[Jordan and Evermann, 1896-1900, p. 1139.]
The combination of a sea-bass-like body with a very rough head having a prominent ridge and strong spines on each gill cover, and a bony protuberance over the eye and on the nape, give the wreck fish an aspect so different from that of any other Gulf of Maine fish (even from its close relative the sea bass) that it should be easily recognized if caught. It is strongly flattened sidewise, about 2½ to 3 times as long as deep (to origin of tail fin), with large mouth. And the lower jaw projects considerably beyond the upper. The scales are rough, much smaller relatively than in the sea bass, and they extend over the bases of the soft-rayed fins. The first part of the dorsal fin has 11 strong spines, the second part, 11 or 12 soft rays, and the spiny part of the dorsal is continuous with the soft-rayed part. The anal fin, with 3 spines and 8 or 9 rays, is similar to the soft-rayed part of the dorsal in outline. The caudal fin is gently rounded; the pectorals [page 410] (about half as long as the head) stand almost above the ventrals.
Grayish or blackish brown, the caudal fin edged with white. Young fish are mottled above with gray and cream on head and body.
Reaches a length of 4½ to 5 feet at least, and a weight of more than 100 pounds.
Small wreck fish are most likely to be found under floating logs or wreckage, as the common name implies. When larger, they take to bottom; this, at least, is the case around Madeira and in the Mediterranean.
This is a fish of wide distribution. In the eastern Atlantic it is known as far north as Norway, as far south as the Canaries; also in the Mediterranean. It has been reported only occasionally in the western Atlantic, but its latitudinal range there extends from the Grand Banks of Newfoundland to the La Plata River. It is also known from the Cape of Good Hope and Indian Ocean.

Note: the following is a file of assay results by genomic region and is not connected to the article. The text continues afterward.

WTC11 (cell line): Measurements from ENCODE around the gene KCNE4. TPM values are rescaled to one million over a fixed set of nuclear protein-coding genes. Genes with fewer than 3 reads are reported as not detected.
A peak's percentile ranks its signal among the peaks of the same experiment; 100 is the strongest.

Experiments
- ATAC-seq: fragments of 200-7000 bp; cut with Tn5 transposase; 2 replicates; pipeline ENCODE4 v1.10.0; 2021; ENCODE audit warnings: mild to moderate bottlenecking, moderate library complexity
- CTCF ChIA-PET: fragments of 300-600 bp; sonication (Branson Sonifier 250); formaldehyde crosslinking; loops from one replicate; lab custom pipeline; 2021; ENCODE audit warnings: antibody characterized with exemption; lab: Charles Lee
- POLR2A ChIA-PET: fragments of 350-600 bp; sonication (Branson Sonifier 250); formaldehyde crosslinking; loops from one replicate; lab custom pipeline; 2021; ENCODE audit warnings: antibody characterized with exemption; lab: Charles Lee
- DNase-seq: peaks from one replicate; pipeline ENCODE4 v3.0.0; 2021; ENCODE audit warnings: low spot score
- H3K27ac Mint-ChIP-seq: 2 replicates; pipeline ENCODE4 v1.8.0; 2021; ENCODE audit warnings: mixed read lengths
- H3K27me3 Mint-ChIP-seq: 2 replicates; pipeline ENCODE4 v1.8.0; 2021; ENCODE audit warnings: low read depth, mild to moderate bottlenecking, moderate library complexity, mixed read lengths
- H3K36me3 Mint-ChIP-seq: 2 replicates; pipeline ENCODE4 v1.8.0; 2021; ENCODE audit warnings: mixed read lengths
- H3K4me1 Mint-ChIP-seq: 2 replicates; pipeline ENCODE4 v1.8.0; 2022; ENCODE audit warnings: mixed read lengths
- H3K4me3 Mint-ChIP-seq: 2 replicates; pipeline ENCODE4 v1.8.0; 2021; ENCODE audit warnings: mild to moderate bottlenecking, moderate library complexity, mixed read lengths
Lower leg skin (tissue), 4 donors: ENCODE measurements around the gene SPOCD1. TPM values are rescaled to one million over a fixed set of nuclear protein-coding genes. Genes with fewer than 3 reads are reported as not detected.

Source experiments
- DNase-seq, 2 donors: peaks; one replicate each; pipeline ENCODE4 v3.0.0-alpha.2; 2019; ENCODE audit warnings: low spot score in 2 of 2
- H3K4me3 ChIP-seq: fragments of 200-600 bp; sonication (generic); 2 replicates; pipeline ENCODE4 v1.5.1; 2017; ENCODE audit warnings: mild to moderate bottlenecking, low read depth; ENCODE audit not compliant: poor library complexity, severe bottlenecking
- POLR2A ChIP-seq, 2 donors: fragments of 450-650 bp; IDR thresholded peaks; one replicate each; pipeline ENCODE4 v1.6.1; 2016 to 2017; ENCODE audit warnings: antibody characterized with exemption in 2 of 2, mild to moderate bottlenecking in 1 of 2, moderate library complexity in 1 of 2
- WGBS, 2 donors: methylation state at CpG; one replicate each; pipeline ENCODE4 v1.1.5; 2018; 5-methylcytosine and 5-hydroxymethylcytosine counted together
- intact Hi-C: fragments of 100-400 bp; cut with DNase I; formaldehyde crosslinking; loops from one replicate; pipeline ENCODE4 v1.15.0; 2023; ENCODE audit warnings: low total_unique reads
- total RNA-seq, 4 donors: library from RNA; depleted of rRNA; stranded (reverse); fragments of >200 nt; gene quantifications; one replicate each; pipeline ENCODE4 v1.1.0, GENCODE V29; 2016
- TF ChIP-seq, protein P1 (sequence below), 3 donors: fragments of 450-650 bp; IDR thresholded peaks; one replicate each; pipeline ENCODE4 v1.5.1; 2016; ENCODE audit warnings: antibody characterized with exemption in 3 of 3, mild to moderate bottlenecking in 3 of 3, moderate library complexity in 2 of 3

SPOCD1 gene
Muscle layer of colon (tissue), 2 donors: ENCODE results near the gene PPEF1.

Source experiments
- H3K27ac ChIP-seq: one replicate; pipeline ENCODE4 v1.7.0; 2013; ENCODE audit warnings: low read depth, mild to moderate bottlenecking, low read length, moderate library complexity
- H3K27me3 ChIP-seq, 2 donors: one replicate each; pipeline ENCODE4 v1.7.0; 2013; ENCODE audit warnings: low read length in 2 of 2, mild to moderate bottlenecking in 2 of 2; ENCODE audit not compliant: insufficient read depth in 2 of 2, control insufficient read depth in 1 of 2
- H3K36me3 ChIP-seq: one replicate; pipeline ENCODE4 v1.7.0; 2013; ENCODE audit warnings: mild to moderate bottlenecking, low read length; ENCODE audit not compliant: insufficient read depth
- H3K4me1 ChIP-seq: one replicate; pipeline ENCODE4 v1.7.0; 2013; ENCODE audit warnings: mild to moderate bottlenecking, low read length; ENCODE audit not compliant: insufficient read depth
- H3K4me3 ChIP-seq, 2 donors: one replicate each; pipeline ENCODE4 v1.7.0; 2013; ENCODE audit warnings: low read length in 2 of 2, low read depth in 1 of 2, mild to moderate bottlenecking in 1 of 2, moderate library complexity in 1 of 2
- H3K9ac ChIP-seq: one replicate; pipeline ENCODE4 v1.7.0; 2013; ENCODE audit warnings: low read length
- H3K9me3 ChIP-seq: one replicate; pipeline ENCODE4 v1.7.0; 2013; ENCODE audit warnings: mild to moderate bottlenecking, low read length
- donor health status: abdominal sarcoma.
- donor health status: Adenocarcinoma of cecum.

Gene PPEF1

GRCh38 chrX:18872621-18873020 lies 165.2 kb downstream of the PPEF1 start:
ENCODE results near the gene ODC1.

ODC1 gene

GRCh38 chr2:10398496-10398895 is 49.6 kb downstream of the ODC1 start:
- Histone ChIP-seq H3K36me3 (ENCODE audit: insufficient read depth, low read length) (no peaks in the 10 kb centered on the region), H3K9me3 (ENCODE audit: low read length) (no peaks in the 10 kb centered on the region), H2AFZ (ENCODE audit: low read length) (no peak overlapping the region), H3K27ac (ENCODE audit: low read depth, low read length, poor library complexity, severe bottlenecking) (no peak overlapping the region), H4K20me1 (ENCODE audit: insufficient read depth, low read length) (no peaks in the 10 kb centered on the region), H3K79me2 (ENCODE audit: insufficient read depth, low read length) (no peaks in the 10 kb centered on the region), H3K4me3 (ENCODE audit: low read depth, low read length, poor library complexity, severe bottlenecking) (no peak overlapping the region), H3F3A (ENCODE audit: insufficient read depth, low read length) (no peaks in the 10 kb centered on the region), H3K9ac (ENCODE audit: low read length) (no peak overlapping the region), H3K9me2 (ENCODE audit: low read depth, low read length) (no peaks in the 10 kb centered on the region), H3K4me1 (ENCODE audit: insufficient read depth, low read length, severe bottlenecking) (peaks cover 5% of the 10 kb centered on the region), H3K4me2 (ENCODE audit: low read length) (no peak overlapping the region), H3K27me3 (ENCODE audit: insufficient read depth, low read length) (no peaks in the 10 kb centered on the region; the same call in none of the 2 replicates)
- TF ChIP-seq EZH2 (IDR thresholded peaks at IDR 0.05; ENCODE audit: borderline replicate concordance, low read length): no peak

The only report that has reached us of a wreck fish in any part of the Gulf of Maine is of one 24½ inches long, weighing 9 pounds 7 ounces (dressed), taken on the northern edge of Georges Bank, August 13, 1951, by the trawler Winthrop. Another, 6 inches long, was caught on the surface off No Man's Land Island, near Martha's Vineyard, August 21, 1925; and two have been brought in from the Grand Banks, one of them many years ago, the second in 1929.
 We have given a more detailed statement elsewhere (Copeia, 1930, No. 2, p. 46).
 This specimen, which we have examined, is in the collection of the U. S. Fish and Wildlife Service at Woods Hole.
 Goode and Bean, Smithsonian Contrib. Knowl., vol. 30, 1895, p. 238.
 Schroeder, Copeia, June 1930, p. 46.